Referring now to FIG. 2, the improvement of the present invention includes additional stator windings 32 and 34 which are, preferably, magnetically independent of stator excitation windings l4 and 16, for a purpose to be described in greater detail hereinafter. Stator windings 32 and 34 are wound on a second stator stack to prevent direct coupling to the excitation windings l4 and 16. These independent stator windings 32 and 34 are, preferably, perpendicular to each other. Stator winding 32 is, preferably, aligned with the magnetic axis 36 of Hall sensor 24, and independent stator winding 34 is, preferably, aligned with the magnetic axis 38 of Hall sensor 26. Each Hall sensor 24-and 26 includes a pair of input terminals 40 and 42, and 44 and 46, respectively, which are each displaced 180 apart from each other, and a pair of output terminals 48 and 50, and 52 and 54, respectively, which are also each displaced 180 apart from each other. Each of the terminals 40, 42, 44, 46, 48, 50, 52 and 54 is associated with an electrode of the respective Hall sensors 24 and 26 to either apply an electrical potential thereto or to pick up an electrical potential therefrom.

Terminals 42 and 44 of Hall sensors 24 and 26, respectively, are connected through resistors 51 and 53, respectively which are connected in common, to a source 55 of applied voltage to provide a current source for sensors 24 and 26. Preferably, the value of resistors 51 and 53 are equal and substantially greater than the internal impedance of the respective Hall sensors 24 and 26 so as to provide a constant current source therefor. independent stator winding 32 is connected in an independent feedback path 56 between output terminal 48 and output terminal 50 of the hall sensor 24 to provide a direct rate feedback signal thereto in a manner to be described in greater detail hereinafter. The feedback path 56 preferably includes ascaling resistor 58 connected between the independent stator winding 32 and the output terminal 50 of the Hall sensor 24. The value of the scaling resistor 58 is chosen to be equivalent to the proportionality constant between the angular velocity of the rotor shaft 22 and the induced signal applied to the Hall sensor 24 through winding 32, so as to, preferably, provide a linear torque-speed relationship. The scaling resistor 58 provides a linear slope for the torque-speed curve of the motor which may be changed by merely changing the value of resistor 58. If a non-linear torque-speed relationship is desired, the scaling resistor 58 maybe replaced by a non-linear impedance such as a capacitor (not shown). Furthermore, resistor 58 in addition to the previously described scaling function also performs the function of providing a feedback signal which is substantially independent of variations in the internal impedance of the Hall sensor 24. If these functions are not desired, this scaling resistor 58 may be omitted, as illustrated in the embodiment shown in FIG. 3.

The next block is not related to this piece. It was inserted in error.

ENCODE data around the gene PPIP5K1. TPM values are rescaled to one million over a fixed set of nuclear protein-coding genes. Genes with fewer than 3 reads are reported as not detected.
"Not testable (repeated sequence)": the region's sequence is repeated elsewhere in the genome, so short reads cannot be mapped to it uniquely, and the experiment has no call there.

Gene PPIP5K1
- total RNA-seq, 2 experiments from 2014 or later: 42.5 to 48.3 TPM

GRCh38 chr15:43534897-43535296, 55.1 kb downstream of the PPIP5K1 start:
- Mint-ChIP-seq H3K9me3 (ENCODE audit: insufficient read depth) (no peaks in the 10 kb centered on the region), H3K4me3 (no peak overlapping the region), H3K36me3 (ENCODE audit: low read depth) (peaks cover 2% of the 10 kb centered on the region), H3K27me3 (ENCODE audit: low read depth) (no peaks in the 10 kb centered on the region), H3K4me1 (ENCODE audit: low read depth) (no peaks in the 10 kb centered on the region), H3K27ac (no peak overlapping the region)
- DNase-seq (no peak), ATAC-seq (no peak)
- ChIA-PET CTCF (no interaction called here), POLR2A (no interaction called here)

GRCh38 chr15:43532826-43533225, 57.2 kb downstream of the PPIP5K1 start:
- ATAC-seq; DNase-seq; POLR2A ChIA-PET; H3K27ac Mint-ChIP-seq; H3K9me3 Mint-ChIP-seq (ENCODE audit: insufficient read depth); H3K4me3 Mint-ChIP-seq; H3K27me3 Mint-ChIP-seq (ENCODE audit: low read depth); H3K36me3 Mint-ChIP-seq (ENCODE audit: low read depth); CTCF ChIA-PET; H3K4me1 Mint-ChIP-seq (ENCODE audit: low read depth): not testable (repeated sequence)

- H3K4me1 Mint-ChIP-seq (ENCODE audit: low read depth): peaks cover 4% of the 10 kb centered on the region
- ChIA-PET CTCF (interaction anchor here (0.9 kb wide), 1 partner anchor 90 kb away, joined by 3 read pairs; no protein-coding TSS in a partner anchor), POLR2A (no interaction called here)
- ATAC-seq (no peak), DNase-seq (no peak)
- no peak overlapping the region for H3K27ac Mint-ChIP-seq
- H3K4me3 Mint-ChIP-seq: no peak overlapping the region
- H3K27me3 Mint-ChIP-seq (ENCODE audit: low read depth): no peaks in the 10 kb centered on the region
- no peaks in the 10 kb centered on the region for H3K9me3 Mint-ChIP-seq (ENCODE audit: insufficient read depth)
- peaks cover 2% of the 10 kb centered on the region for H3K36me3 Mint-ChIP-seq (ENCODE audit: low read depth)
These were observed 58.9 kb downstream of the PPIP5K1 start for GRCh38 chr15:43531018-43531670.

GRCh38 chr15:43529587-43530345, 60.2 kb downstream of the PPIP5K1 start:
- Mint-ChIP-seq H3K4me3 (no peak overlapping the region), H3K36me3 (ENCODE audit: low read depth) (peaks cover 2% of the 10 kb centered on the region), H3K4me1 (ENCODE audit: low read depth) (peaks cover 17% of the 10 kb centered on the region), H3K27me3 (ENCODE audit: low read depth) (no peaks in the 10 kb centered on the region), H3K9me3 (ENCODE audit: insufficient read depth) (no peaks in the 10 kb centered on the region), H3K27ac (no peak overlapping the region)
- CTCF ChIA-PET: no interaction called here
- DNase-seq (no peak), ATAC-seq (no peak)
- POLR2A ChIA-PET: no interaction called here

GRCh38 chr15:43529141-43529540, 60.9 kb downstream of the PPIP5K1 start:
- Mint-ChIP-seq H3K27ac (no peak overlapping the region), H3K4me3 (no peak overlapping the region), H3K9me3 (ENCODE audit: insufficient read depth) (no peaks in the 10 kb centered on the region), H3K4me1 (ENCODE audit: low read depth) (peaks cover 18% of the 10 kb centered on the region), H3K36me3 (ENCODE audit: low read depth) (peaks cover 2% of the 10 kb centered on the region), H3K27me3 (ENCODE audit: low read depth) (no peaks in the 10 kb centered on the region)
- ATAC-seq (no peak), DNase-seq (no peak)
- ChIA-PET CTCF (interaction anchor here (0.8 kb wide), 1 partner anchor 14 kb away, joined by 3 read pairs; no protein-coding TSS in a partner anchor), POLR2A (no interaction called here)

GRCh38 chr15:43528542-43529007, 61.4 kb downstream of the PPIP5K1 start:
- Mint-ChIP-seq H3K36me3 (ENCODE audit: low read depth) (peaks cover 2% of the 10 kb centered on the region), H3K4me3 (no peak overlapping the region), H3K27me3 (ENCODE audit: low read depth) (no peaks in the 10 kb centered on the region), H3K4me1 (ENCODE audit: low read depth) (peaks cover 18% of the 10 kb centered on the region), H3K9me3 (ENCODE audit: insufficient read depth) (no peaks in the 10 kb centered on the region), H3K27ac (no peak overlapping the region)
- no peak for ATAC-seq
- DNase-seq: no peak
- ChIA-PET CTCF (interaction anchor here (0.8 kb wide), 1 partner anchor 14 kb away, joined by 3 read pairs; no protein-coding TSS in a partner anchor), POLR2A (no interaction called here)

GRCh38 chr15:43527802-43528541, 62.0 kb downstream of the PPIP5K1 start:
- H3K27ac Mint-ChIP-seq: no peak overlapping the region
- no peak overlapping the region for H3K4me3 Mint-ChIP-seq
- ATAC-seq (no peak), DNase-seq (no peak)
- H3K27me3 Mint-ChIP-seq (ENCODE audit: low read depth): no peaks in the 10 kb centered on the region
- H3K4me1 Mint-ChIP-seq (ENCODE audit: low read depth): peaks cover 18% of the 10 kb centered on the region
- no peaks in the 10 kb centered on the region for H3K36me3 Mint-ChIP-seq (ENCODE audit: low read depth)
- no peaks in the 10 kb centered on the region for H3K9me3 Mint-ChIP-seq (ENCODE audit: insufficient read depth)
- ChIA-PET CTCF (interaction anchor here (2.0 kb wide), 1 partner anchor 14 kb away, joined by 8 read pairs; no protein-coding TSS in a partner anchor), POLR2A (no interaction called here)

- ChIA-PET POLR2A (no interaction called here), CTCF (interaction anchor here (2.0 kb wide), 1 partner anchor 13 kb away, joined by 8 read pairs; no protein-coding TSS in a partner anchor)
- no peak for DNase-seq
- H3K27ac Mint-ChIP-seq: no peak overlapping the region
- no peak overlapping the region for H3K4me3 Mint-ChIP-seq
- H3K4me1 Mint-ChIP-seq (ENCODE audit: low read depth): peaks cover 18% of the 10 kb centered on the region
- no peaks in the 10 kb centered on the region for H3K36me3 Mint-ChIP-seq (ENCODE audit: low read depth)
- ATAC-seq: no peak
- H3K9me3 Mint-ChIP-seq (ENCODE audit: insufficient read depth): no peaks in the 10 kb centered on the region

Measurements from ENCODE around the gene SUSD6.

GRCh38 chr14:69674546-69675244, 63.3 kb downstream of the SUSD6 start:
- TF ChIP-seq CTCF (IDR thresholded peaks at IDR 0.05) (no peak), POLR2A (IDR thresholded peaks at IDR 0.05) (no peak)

A similar arrangement is, preferably, provided for Hall sensor 26 wherein an independent feedback path 60 between output terminal 52 and input terminal 46 is provided. This feedback path 60 includes the winding 34 and another scaling resistor 62 whose functions are similar to those of scaling resistor 58 described above and which also may be omitted, as illustrated in the embodiment shown in FIG. 3, if these functions are not desired. Furthermore, if a non-linear torquespeed relationship is desired, resistor 62 could be replaced by a non-linear impedance, such as a capacitor (not shown).

Output terminal 48 and output terminal 50 of Hall sensor 24 are, preferably, connected to a differential input power amplifier 64, which is conventional and need not be described in greater detail hereinafter. Suffice it to say, the differential input power amplifier 64 includes two input terminals 66 and 68, output terminal 48 being connected to input terminal 66, and output terminal 50 being connected to input terminal 68, and an output terminal 70 which output terminal 70 is connected to stator excitation winding 14 to provide a signal path thereto in a manner to be described in greater detail hereinafter.

Similarly, for Hall sensor 26, another conventional differential input power amplifier 72 having input terminals 74 and 76 connected to output terminal 52 and output terminal 54, respectively, of Hall sensor 26, has an output terminal 78 which is connected to excitation winding 16 to provide a signal path thereto in a'manner to be described in greater detail hereinafter. Excitation windings l4 and 16, preferably,v

have their opposite ends connected together at a point 80 which is in turn connected to ground.